Today’s ‘List Friday’. In the Gregorian calendar, days begin at midnight. But in the Hebrew calendar they begin at sunset. Thus the Jewish New Year – 5771 – began at sunset on Wednesday 8 September . The first day of the New Year, called Rosh HaShanah (ראש השנה, literally ‘head of the year’), is a Jewish festival . It marks the start of what are called the High Holydays; and also the start of the Ten Days of Penitence which end with the Day of Atonement (Yom Kippur, which for Jews is the holiest day of the year). Today’s list, ‘10 Facts About Rosh HaShanah’, for some reason comes in two parts [3, 4]. These ‘10 Facts’ are a good introduction for anyone wanting to know about Rosh HaShanah, and a good refresher for others. Though I’m a secular Jew, the sound of the Shofar (ram’s horn)  never fails to stir me. And then there’s the food – especially apple and honey, and honey cake, to symbolise the hope of a sweet new year. As Fact 5 says, ‘When greeting one another, a common salutation is L’shanah tovah (which means ‘for a good year’)’. And so, dear Farmdoc’s Blog reader, whether you’re Jewish or not, I wish you L’shanah tovah.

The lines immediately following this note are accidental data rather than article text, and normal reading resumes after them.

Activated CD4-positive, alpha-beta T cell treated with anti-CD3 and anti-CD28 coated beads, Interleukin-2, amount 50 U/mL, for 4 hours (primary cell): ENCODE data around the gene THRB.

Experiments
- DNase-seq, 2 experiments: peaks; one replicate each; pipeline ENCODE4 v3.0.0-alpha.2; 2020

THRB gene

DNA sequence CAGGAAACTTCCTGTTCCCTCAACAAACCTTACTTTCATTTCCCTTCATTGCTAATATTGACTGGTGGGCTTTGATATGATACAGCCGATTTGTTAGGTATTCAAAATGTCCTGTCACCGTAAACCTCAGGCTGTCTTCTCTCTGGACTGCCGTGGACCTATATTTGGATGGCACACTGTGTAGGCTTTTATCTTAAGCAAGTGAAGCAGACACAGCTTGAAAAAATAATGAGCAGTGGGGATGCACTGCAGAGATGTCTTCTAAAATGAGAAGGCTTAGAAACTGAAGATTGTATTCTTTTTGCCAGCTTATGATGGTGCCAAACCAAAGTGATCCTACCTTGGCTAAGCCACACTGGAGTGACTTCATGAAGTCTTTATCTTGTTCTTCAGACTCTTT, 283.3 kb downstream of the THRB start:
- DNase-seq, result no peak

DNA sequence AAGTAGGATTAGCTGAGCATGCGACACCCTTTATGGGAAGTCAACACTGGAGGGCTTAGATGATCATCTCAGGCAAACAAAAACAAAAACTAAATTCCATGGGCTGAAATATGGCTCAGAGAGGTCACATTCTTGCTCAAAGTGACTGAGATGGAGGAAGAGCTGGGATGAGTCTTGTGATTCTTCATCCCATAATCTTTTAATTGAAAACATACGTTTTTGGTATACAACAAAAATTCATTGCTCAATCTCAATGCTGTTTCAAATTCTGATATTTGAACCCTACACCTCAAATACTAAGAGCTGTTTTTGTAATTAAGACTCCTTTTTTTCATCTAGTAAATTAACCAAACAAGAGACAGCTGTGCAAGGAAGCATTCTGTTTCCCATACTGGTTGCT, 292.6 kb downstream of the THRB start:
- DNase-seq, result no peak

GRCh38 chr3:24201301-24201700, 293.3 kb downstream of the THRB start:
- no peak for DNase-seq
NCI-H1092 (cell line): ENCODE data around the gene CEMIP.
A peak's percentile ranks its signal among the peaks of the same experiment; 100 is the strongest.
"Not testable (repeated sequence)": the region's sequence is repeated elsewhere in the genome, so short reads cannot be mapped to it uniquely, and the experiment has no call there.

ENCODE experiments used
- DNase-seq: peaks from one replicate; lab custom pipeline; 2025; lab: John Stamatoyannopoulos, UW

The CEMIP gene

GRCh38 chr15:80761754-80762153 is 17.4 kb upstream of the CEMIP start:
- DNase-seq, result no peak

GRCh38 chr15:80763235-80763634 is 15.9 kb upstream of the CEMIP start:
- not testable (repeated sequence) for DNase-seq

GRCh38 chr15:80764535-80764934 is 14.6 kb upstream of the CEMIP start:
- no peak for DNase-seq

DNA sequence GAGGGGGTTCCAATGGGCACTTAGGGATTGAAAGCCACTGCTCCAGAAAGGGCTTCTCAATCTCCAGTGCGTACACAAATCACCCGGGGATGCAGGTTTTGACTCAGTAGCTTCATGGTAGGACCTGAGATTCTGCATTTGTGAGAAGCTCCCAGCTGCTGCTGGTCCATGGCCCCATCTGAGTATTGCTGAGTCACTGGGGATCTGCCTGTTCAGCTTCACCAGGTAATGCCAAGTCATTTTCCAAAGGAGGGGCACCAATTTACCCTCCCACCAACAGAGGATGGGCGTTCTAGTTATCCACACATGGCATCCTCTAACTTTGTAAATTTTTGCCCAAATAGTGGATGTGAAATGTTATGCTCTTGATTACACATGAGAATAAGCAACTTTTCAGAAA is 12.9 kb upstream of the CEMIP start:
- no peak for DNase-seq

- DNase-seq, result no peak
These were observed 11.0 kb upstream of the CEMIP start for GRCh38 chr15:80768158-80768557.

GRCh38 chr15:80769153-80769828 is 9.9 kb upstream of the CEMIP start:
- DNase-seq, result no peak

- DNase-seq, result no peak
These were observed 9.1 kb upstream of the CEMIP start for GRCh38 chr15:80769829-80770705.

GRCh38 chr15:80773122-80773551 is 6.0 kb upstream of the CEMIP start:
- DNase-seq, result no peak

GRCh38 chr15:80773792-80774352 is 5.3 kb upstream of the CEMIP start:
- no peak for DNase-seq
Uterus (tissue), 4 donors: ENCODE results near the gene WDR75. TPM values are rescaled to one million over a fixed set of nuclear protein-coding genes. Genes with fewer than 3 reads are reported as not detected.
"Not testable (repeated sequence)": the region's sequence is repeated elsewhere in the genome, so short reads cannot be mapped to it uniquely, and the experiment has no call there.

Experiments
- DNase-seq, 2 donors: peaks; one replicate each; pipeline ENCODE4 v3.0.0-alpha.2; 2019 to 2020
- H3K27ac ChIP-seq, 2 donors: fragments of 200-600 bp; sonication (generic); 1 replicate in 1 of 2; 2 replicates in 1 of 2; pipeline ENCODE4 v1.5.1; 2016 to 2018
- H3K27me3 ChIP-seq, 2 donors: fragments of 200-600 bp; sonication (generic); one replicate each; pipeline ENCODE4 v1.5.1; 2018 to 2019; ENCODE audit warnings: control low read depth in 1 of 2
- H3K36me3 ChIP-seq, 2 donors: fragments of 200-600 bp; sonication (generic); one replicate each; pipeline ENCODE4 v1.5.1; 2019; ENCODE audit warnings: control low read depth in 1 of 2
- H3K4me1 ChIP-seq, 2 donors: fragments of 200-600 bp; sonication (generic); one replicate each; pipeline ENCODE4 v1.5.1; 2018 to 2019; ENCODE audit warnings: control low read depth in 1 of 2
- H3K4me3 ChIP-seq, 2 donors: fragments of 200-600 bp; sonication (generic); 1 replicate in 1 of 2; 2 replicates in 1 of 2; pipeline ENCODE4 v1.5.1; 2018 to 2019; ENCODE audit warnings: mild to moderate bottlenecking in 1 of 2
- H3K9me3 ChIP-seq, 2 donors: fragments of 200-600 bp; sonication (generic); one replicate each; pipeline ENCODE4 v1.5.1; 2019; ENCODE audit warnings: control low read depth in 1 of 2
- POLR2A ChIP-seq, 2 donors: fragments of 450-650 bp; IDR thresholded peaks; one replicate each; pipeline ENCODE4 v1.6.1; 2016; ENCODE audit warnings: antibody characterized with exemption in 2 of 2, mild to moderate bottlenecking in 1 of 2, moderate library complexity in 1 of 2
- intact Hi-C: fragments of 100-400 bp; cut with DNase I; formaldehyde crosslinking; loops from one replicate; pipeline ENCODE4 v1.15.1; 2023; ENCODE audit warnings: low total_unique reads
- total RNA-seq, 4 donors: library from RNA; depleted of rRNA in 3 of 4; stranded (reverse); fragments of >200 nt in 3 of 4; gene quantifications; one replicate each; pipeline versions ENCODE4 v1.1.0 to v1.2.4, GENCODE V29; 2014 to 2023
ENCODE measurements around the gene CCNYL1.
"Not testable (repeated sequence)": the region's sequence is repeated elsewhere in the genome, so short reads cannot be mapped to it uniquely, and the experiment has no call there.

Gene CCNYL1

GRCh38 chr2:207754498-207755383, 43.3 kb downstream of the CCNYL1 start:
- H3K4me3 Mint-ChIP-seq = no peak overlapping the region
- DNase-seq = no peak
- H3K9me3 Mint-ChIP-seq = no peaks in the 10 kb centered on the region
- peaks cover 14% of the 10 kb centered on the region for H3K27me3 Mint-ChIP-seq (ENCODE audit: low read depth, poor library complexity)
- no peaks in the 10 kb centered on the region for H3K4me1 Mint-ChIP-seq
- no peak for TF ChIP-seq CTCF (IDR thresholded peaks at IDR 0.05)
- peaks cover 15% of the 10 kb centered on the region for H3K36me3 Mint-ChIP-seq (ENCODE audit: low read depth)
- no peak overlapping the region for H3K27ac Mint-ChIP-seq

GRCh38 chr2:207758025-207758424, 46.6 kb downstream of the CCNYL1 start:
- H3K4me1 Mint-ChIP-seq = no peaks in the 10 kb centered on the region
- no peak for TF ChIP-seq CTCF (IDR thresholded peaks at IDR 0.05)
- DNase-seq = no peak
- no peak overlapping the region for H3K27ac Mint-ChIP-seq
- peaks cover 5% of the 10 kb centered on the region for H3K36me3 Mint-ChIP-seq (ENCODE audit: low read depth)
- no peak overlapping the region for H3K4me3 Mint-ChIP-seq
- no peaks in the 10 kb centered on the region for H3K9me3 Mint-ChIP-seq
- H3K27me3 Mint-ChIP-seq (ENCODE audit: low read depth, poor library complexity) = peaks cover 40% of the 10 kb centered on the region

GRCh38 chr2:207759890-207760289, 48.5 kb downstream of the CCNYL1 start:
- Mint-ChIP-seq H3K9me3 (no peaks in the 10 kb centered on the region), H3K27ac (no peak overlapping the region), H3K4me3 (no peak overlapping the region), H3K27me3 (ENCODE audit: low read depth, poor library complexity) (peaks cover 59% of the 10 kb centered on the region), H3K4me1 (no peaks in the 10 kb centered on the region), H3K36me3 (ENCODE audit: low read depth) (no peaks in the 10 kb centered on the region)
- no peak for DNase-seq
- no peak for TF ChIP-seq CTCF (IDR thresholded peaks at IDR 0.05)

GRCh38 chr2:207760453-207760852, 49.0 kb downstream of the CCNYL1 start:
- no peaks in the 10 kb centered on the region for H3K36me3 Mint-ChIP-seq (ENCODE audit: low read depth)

2 days ago